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Possibilities of using the European bison (Bison bonasus) epididymal spermatozoa collected post-mortem for cryopreservation and artificial insemination: a pilot study
Reproductive Biology and Endocrinology volume 9, Article number: 31 (2011)
European bison is the largest mammal in Europe with the population of approximately 4000 individuals. However, there is no report of post-mortem spermatozoa collection and cryopreservation from this species and the aim of this study was to test if the epididymal spermatozoa collected post-mortem from European bison are suitable for cryopreservation and artificial insemination (AI).
Epididymides were collected post-mortem from two European bison bulls at age of 8 (bull 1) and 11 year (bull 2). Epididymal sperm was harvested by making multiple incisions in caudae epididymidis, which were then rinsed with extender. The left epididymis of bull 1 was rinsed with BioXcell (IMV, France), whereas the right epididymis of bull 1 and the right and left epididymides of bull 2 were rinsed with the extender based on Tris, citric acid, glucose, egg yolk, glycerol, antibiotics and distilled water (extender II). The diluted semen was cooled to 5 degrees C, and frozen in liquid nitrogen vapour. Then, properties of the frozen/thawed semen were examined with the use of computer-assisted semen analysis system, and thirty cows and nine heifers of domestic cattle were artificially inseminated.
Motility of fresh spermatozoa collected from the right epididymis of bull 1 was 70% (spermatozoa diluted with extender II), and from the left one was 60% (spermatozoa diluted with BioXcell), whereas motility of fresh spermatozoa collected from bull 2 was 90% (spermatozoa diluted with extender II). Spermatozoa motility just after thawing were 11 and 13% in bull 1, respectively for spermatozoa collected from the left and right epididymis and 48% in bull 2. As a result of AI of domestic cows and heifers with the frozen/thawed European bison spermatozoa, two pregnancies were obtained in heifers. One pregnancy finished with a premature labour after 253 days of pregnancy, and the second one after 264 days of pregnancy.
This is the first report showing pregnancy in the domestic cattle following AI with frozen-thawed European bison spermatozoa collected post-mortem. The protocol of spermatozoa collection, dilution, and cryopreservation presented in this paper may be useful for the creating genetic resource bank in the European bison.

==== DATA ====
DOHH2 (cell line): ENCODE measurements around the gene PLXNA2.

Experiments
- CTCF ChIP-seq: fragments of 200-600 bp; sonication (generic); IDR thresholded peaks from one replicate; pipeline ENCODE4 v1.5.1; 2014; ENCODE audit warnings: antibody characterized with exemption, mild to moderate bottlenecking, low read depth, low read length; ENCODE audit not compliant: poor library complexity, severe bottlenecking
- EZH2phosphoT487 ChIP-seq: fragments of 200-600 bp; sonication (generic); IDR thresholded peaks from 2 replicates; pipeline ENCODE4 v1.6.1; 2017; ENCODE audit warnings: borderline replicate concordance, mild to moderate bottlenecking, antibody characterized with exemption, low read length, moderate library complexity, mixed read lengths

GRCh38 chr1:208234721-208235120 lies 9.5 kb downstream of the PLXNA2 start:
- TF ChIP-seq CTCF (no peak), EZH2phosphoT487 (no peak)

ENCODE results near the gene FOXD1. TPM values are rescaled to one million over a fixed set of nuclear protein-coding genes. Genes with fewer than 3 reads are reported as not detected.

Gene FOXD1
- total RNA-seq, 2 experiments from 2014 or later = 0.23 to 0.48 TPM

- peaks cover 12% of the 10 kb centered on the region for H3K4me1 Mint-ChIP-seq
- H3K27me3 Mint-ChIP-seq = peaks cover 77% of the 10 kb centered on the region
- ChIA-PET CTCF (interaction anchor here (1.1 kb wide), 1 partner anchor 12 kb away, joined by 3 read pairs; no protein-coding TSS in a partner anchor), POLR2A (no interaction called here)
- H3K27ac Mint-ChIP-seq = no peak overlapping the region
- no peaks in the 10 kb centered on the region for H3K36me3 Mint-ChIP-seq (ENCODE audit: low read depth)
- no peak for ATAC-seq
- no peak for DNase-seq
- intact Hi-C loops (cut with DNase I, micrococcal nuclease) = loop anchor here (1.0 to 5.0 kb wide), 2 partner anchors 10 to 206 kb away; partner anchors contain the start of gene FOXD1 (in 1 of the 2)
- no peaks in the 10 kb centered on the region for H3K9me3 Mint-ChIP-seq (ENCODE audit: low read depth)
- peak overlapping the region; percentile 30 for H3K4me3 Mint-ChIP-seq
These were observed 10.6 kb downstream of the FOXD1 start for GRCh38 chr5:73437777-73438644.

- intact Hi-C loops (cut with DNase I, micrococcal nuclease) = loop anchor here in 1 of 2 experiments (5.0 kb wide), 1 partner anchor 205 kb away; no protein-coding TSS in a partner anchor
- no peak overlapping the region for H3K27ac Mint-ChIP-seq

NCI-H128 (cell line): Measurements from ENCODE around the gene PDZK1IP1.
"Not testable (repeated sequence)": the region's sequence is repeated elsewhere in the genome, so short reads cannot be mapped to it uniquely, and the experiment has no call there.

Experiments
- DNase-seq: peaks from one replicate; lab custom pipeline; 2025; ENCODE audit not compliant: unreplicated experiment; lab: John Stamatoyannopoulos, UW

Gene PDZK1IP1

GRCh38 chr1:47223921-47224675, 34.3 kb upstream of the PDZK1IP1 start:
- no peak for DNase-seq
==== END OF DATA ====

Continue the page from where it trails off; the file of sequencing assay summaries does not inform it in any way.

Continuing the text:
The best way for conservation of endangered animal species is protection of their natural environment. However, the natural environment, as a result of human activities, is considerably shrinking which restricts free migration of individuals and hampers exchange of the genetic material between isolated populations. This situation refers also to the European bison, the largest mammal in Europe, which population, now, amounts to approximately 4000 individuals living in natural environment and in captivity. It ought to be stressed that the European bison population is highly inbred as all currently living individuals come from 12 ancestors . One of the ways in which biodiversity may be protected is to use assisted reproductive techniques in order to collect the genetic material from endangered mammalian species (creating the genetic resource banking) and consequently introduce the assisted reproduction techniques into the in situ and ex situ conservation programs [2–5]. Semen cryopreservation and artificial insemination (AI) are one of the above-mentioned methods. Semen cryopreservation enables creation of a semen bank, and by means of AI, it seems possible the infusion of new genetic material to the isolated populations. Nevertheless, the introduction of AI requires research on semen collection techniques from endangered species (from live or dead animals) and also requires research on semen cryopreservation, and the first successful trails of semen collection with the use of electroejaculation method from live male of European bison and semen cryopreservation have only been described recently . The introduction of AI into European bison also requires research on a female reproductive physiology, working out of the protocols for synchronization of oestrus cycle and ovulation, as well as a suitable site of semen deposition into genital female tract, and a number of spermatozoa and a volume of insemination dose should also be specified (these issues have not been worked out for the European bison yet). As a first step, the aim of this study was to show the proof of principle of post-mortem collection and cryopreservation of epididymal sperm of European bison, with post-thaw fertilizing capacity.
Collection and processing of spermatozoa